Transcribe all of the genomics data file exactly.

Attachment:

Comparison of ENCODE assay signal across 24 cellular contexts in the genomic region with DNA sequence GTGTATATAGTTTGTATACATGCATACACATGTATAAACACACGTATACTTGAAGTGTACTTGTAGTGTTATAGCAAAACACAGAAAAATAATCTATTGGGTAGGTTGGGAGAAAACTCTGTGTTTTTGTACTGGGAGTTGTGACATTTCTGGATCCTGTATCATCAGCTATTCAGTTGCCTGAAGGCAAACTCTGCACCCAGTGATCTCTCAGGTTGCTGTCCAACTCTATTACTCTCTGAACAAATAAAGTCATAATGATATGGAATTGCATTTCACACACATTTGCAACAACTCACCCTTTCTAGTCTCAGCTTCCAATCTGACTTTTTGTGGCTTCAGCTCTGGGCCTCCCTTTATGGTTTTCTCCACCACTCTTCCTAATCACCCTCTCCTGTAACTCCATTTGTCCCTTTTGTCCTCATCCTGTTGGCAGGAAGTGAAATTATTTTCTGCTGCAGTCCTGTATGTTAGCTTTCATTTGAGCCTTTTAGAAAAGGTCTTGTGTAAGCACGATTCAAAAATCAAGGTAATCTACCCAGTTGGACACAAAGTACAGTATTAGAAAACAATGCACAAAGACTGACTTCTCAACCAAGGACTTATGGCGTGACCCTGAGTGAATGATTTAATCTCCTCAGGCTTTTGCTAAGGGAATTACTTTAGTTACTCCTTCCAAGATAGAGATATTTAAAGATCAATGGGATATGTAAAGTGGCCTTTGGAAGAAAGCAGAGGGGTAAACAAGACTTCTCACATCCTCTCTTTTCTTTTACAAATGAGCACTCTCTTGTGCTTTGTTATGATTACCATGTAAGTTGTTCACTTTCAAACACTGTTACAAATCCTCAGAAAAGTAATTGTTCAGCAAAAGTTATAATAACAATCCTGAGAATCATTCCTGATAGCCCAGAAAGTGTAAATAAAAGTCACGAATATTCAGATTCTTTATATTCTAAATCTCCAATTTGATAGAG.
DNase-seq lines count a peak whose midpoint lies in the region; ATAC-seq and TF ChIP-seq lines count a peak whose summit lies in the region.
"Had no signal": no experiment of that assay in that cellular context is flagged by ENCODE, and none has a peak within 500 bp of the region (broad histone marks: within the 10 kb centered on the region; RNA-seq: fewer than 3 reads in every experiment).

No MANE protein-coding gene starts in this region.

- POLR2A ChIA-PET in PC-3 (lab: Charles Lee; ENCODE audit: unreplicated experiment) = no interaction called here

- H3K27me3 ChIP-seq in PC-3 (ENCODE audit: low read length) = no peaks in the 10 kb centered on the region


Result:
Comparison of ENCODE assay signal across 24 cellular contexts in the genomic region with DNA sequence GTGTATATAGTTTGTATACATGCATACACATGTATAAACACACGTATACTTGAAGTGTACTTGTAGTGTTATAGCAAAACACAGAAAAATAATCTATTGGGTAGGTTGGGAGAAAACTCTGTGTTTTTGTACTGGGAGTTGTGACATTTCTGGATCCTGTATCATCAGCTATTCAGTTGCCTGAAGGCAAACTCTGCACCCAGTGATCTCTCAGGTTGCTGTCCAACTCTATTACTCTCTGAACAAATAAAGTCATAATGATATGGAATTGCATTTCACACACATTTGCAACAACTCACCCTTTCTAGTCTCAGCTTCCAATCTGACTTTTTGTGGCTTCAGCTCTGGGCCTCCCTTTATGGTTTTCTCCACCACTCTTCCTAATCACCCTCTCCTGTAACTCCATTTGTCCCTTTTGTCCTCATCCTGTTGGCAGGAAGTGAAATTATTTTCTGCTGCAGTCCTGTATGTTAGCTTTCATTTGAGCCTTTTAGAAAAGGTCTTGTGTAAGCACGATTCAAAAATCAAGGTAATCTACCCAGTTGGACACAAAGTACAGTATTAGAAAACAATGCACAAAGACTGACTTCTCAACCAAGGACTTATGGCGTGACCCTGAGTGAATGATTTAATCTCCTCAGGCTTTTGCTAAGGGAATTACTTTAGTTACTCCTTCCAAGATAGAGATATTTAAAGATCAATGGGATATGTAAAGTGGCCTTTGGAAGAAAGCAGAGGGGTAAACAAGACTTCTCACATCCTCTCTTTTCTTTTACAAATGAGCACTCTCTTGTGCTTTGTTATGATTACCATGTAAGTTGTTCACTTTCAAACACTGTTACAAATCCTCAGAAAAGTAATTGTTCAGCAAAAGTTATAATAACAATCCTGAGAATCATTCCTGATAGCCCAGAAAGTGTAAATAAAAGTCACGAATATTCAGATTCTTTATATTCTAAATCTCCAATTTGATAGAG.
DNase-seq lines count a peak whose midpoint lies in the region; ATAC-seq and TF ChIP-seq lines count a peak whose summit lies in the region.
"Had no signal": no experiment of that assay in that cellular context is flagged by ENCODE, and none has a peak within 500 bp of the region (broad histone marks: within the 10 kb centered on the region; RNA-seq: fewer than 3 reads in every experiment).

No MANE protein-coding gene starts in this region.

- POLR2A ChIA-PET in PC-3 (lab: Charles Lee; ENCODE audit: unreplicated experiment) = no interaction called here

- H3K27me3 ChIP-seq in PC-3 (ENCODE audit: low read length) = no peaks in the 10 kb centered on the region